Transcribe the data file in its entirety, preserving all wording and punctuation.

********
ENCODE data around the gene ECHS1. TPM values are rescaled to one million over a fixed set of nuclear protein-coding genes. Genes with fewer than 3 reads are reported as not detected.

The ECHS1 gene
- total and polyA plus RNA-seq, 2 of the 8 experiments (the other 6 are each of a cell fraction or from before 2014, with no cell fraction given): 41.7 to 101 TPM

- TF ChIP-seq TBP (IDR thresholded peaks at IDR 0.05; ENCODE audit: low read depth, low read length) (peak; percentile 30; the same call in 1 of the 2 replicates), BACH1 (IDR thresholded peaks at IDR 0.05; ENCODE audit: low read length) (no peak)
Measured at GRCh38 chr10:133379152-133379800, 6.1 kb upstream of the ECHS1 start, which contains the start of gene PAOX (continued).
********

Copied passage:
ENCODE data around the gene ECHS1. TPM values are rescaled to one million over a fixed set of nuclear protein-coding genes. Genes with fewer than 3 reads are reported as not detected.

The ECHS1 gene
- total and polyA plus RNA-seq, 2 of the 8 experiments (the other 6 are each of a cell fraction or from before 2014, with no cell fraction given): 41.7 to 101 TPM

- TF ChIP-seq TBP (IDR thresholded peaks at IDR 0.05; ENCODE audit: low read depth, low read length) (peak; percentile 30; the same call in 1 of the 2 replicates), BACH1 (IDR thresholded peaks at IDR 0.05; ENCODE audit: low read length) (no peak)
Measured at GRCh38 chr10:133379152-133379800, 6.1 kb upstream of the ECHS1 start, which contains the start of gene PAOX (continued).